Open Access Medical Books

TEXTBOOK : DIAGNOSIS AND TREATMENT OF MYOCARDITIS


MYOCARDITIS

Edited by José Milei and Giuseppe Ambrosio .

206 pages .
Open Access .


Myocarditis is a clinical syndrome, most frequently of infectious etiology, that presents itself with a broad range of relatively non-specific symptoms, and consists of an inflammatory process of the heart with necrosis and degeneration of the myocardium by inflammatory infiltration of immune cells. The infection can cause direct injury of cardiomyocytes as well as immune-mediated destruction of the myocardium, leading to cardiac dysfunction.
In this book, the broad aspects of myocarditis are fully presented by leading international experts. The texts are devoted to both clinical aspects and pathophysiology, and they present comprehensive reviews of the causes of myocarditis, its classification, diagnosis, and treatment, as well as myocarditis in special populations such as pediatric, peripartum and chronic chagasic myocarditis. Mention is made also of diagnostic aspects, especially by cardiac magnetic resonance (CMR) imaging and endomyocardial biopsy. Pathogenesis of myocarditis, regarding pathways and mechanisms activated during viral infection and host immune response, is discussed. The immune-mediated responses operating in myocarditis result from a myriad of etiologies including infectious, autoimmune, myocardial toxins, hypersensitivity reactions and physical agents, although human myocarditis is most frequently caused by viral infection. Among the viral agents, enteroviruses (particularly Coxsackie) and adenovirus are recognized as the major etiologic factor. However, in the past 10 years, parvovirus B19, hepatitis C, and herpes virus 6, have emerged as significant viral pathogens. Persistence of viral infection, myocardial injury, and adverse remodeling can lead to persistent ventricular dysfunction and dilated cardiomyopathy. Furthermore, acute fulminant myocarditis is a lifethreatening condition, which requires careful management.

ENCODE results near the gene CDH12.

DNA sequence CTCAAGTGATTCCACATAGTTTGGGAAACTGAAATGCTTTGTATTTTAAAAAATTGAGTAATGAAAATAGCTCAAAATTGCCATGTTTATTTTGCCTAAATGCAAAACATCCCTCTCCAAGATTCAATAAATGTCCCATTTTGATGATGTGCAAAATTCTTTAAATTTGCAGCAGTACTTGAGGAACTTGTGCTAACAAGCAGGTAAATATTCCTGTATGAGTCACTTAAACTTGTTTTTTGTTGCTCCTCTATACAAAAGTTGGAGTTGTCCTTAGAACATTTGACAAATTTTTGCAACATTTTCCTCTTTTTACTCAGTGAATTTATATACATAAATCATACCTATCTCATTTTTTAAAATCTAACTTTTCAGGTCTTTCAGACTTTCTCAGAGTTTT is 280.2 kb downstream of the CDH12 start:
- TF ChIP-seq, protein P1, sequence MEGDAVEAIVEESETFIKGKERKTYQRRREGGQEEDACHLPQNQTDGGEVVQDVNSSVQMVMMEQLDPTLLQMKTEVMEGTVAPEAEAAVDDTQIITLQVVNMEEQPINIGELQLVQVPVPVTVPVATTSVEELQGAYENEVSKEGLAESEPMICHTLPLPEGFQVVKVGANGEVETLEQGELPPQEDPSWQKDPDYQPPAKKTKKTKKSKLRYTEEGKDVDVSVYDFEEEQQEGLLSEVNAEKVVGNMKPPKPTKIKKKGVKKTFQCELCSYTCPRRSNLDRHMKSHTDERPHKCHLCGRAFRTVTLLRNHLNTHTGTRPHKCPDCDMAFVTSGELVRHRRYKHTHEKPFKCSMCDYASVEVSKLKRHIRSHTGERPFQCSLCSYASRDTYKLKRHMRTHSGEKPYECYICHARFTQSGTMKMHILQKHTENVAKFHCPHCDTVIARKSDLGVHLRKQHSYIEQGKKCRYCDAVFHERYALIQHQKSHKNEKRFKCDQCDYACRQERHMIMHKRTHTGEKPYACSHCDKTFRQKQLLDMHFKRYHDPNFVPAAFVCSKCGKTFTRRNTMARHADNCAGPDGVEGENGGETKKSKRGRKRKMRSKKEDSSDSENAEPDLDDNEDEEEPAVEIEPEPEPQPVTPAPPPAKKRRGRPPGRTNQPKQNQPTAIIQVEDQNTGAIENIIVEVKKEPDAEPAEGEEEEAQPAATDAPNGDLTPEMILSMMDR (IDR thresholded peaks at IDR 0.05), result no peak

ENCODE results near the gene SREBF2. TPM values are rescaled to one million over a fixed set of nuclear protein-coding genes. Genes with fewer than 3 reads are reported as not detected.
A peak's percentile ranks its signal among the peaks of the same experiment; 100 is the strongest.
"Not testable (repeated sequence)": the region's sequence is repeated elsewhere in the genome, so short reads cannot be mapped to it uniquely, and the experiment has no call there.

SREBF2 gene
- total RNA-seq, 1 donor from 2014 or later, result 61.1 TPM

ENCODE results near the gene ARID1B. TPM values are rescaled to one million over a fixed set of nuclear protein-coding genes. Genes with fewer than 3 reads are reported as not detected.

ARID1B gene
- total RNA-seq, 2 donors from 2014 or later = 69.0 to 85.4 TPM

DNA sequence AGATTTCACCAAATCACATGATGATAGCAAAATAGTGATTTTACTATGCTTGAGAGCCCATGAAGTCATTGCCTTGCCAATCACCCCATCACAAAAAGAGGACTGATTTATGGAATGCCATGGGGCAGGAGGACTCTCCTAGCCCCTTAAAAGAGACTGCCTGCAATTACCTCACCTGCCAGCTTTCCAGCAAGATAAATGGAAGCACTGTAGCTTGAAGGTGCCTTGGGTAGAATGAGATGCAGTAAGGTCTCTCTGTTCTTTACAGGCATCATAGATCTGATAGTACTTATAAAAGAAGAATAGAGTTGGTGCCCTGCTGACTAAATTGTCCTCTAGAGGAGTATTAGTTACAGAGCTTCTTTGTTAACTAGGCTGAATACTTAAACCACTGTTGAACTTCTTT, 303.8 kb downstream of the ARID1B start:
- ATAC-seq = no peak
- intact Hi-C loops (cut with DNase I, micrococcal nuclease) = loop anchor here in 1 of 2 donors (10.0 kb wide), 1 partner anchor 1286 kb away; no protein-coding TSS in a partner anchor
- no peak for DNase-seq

Clinical manifestations of myocarditis are highly variable, ranging from asymptomatic electrocardiographic or echocardiographic abnormalities to acute myocardial infarction-like syndrome, overt congestive heart failure, malignant arrhythmias, cardiogenic shock, and death. On the other hand, myocarditis is occasionally an unrecognized cause of sudden cardiac death.
Despite the development of diagnostic and therapeutic techniques, acute myocarditis continues to be an important cause of morbidity and mortality among children and young adults.
To date, there is no specific treatment for this viral infection Myocarditis is an uncommon but potentially life-threatening syndrome in pediatric patients who may require critical care transport. Patients may suffer from malignant arrhythmias and hemodynamic collapse and may require transport to a center which offers extracorporeal life support. In one of the chapters a brief overview of pediatric myocarditis is provided, with a particular focus on considerations for stabilization and transport in acute fulminant myocarditis.

Peripartum cardiomyopathy has recently been defined as “an idiopathic cardiomyopathy presented by heart failure secondary to left ventricular systolic dysfunction towards the end of pregnancy or in the months following delivery, where no other cause of heart failure is found”. Although, the etiology of this disease remains uncertain, overall, there is more evidence to support myocarditis or an autoimmune process as the cause of the disease than for other proposed etiologies.
Because of these various considerations, it is imperative to have adequate diagnostic tools and effective drug armamentarium. Yet, despite a variety of diagnostic methods, the diagnosis of myocarditis is often difficult to establish. The diagnosis requires a high index of suspicion, particularly in children, as it may mimic other common diseases More refined, but controversial diagnostic modalities include CMR imaging and endomyocardial biopsy. In general, these techniques would not be employed in an acute setting in a non-tertiary care center. CMR has the advantage of being non-invasive; it requires specialty equipment and radiologists familiar with the interpretation of findings. CMR has a unique potential for tissue characterization, particularly with the utilization of T1 and T2 weighted images, can assess 3 markers of tissue injury, namely hyperemia and capillary leakage, necrosis and fibrosis, and intracellular and interstitial edema, and it may help to increase the diagnostic yield of biopsy for detecting myocarditis due to guiding for biopsy sampling.